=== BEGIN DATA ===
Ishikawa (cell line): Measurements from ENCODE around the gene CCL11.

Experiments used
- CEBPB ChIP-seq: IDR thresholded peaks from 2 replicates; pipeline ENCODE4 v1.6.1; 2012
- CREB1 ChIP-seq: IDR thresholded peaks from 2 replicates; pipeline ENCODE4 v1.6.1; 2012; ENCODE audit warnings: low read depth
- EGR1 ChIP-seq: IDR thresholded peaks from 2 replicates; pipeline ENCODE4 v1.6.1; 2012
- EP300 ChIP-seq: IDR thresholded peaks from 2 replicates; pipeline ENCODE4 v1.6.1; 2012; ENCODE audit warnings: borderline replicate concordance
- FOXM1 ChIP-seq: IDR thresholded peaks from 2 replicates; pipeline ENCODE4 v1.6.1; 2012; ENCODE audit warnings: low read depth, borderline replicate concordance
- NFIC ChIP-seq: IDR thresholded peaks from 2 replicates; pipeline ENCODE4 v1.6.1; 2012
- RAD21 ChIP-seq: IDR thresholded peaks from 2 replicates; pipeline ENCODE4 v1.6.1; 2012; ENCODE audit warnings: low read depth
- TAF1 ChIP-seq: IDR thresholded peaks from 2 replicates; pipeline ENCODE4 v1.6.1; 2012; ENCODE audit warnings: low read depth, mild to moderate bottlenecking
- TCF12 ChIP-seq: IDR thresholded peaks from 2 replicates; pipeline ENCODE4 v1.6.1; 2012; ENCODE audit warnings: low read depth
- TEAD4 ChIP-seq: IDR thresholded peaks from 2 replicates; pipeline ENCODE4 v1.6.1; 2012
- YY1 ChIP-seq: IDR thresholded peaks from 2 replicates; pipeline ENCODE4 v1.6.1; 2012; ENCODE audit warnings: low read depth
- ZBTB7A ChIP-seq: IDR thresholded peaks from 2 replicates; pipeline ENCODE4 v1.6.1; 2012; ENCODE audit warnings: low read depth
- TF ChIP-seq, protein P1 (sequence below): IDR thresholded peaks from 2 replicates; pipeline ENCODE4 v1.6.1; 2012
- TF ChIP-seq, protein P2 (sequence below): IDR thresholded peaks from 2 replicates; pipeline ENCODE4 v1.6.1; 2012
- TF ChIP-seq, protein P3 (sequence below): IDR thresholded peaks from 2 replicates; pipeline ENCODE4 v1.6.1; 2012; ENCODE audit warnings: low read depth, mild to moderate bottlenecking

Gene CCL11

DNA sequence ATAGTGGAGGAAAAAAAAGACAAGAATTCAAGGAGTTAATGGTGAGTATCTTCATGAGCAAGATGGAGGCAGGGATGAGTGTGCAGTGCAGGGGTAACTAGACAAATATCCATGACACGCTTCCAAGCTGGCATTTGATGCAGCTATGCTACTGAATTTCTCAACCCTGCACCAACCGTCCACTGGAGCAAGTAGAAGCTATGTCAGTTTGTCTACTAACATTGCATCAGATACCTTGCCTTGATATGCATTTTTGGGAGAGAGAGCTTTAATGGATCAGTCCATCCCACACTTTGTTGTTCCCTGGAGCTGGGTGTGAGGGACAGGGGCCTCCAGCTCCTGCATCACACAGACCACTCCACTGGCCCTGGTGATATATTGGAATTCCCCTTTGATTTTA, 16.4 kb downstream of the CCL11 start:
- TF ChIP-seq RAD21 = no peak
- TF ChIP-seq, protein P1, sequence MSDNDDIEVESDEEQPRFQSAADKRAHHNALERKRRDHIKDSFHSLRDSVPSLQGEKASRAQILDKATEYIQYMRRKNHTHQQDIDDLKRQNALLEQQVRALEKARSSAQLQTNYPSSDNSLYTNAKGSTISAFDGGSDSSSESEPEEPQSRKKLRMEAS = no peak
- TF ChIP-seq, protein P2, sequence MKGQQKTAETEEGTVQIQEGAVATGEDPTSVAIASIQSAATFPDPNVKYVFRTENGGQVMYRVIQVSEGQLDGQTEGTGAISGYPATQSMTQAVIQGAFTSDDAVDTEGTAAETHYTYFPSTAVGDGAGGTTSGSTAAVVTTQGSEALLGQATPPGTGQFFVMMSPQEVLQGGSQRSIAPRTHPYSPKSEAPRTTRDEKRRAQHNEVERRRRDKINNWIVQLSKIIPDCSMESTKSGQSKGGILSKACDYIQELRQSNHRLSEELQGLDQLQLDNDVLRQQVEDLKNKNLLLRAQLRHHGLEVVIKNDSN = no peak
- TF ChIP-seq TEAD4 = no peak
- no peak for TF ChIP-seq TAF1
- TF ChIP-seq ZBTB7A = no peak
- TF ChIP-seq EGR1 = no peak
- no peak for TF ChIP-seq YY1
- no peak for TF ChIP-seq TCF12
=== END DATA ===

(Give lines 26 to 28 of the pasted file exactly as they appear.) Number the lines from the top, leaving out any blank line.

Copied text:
- TF ChIP-seq EGR1 = no peak
- no peak for TF ChIP-seq YY1
- no peak for TF ChIP-seq TCF12